As the Kentucky Wildcats gear up for the rigors of SEC basketball, they’re coming off their biggest win of the season. Still, for all the bragging rights a victory over arch-rival Louisville earned them, the ‘Cats have won just two in a row since getting lit up by North Carolina in Chapel Hill.
If John Calipari’s squad wants to turn that fragile winning streak into a run at the conference title, it’s got several lessons yet to learn.
1. Forget about beating the Cardinals
The long layoff between a December 28 signature win and the January 8 opening of conference play gives Kentucky an awfully long time to feel good about itself. That victory hangover is especially deceptive because so many of the Wildcats' previous weaknesses are still lurking to trip them up.
Winning in front of a raucous Rupp Arena crowd is hardly going to translate into success away from home for a very young team that’s had enormous difficulty maintaining its intensity for 40 minutes.
Then, too, the ‘Cats feasted on an underperforming Louisville front line that bears little resemblance to the bruisers they’ll see when Florida or Tennessee takes the court.
2. Keep sharing the ball
Ironically, Kentucky displayed some of its best offensive teamwork in a game in which it totaled a meager eight assists. Although the Wildcats didn’t set up many baskets with their passing against Louisville, they did keep the ball-hawking Cardinals from living off turnovers with just 11 giveaways for the day.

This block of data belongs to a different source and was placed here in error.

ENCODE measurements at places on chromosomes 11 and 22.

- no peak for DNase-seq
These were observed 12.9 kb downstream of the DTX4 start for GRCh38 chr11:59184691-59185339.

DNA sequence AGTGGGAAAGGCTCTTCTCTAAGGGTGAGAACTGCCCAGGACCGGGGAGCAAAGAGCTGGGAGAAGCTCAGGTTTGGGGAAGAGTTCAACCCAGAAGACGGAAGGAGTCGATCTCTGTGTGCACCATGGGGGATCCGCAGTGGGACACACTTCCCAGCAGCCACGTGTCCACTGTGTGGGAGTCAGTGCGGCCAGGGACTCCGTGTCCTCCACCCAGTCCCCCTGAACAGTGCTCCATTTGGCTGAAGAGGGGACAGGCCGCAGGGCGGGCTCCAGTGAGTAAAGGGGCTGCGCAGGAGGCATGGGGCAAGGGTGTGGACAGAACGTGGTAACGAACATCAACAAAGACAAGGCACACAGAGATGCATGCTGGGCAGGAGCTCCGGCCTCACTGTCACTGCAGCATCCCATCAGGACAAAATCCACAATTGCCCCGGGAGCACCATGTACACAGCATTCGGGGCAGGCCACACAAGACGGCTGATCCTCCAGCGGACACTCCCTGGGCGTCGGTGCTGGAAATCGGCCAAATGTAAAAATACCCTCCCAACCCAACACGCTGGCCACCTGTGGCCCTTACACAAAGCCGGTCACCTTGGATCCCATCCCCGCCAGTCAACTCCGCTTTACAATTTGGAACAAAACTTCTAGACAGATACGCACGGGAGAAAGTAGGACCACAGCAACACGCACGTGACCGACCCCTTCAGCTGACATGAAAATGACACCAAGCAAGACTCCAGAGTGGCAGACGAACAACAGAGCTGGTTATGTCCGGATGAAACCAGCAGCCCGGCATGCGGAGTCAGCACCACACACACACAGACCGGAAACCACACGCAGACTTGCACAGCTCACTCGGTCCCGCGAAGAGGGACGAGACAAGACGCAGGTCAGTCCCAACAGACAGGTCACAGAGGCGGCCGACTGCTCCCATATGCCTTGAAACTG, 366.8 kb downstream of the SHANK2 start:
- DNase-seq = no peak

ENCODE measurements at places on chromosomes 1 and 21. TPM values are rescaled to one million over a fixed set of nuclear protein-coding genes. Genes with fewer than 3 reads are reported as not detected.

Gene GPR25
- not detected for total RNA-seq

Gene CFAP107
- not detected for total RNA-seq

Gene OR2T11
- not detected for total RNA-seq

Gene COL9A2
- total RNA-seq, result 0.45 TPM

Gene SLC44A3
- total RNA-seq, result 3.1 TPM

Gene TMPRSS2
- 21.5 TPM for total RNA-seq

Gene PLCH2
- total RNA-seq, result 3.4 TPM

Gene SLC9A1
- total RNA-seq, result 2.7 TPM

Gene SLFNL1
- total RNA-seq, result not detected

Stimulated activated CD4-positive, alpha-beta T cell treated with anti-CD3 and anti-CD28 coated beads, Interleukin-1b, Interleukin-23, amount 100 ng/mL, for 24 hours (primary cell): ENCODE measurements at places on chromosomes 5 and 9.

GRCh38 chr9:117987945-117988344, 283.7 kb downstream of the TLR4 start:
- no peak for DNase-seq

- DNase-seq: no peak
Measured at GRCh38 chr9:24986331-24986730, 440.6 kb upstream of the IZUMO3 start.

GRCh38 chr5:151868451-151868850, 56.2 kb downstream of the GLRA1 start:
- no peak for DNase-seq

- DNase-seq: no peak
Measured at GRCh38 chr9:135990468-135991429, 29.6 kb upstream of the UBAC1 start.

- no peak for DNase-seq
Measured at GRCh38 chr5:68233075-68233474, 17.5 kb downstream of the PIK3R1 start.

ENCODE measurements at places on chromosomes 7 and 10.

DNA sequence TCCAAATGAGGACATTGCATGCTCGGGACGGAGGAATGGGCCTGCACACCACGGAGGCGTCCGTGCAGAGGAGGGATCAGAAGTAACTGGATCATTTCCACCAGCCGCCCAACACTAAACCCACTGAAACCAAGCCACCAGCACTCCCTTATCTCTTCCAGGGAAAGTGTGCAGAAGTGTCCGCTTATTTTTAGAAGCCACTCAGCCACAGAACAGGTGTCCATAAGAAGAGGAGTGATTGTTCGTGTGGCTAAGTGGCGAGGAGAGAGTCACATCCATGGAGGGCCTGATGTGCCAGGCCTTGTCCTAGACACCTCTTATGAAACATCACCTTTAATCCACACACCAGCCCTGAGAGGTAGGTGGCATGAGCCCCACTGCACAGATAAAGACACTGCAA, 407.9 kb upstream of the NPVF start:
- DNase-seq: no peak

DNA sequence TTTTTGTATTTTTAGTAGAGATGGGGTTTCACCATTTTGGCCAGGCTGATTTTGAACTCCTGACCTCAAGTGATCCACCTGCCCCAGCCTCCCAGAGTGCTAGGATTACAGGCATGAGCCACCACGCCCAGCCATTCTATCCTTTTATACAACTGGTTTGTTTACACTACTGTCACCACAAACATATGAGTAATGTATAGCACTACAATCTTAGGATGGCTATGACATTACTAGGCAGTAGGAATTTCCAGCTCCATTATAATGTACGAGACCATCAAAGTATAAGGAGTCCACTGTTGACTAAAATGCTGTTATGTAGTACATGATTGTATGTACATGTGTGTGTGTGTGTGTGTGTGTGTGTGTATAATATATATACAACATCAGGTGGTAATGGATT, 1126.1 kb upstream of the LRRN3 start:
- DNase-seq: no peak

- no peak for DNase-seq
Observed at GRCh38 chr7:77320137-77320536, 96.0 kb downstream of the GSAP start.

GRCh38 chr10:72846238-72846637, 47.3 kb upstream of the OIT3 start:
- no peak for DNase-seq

The primary element of that success was letting Andrew Harrison play his game, scoring when the opportunity presented itself (frequently) and passing only when he needed to. By having Aaron Harrison and James Young take on more of the ball-handling responsibilities, Kentucky made its offense less predictable and let its nominal point guard dominate while his jump shots were falling.
With high-pressure defenses from Arkansas and Florida looming on the conference schedule, the ‘Cats must make sure that their low turnover count against Louisville’s guards becomes the rule, not the exception.
3. Play like the underdog
Of Kentucky’s four ranked opponents to date, Louisville was the first that the Wildcats weren’t really expected to beat.
Not coincidentally, it was also the first such game Kentucky won.
The intensity that comes with being overlooked helps the ‘Cats far more than the unearned swagger that’s contributed to their offense imploding against Michigan State and Baylor.
In addition, playing without expectations might help solve one problem that still persisted in the Louisville win: clutch free-throw shooting, or lack thereof. The Wildcats are a disappointing team from the stripe anyway (.665), but in their four meetings with ranked foes, they’ve choked their way to percentages of .556, .522 and .533 in three of them.
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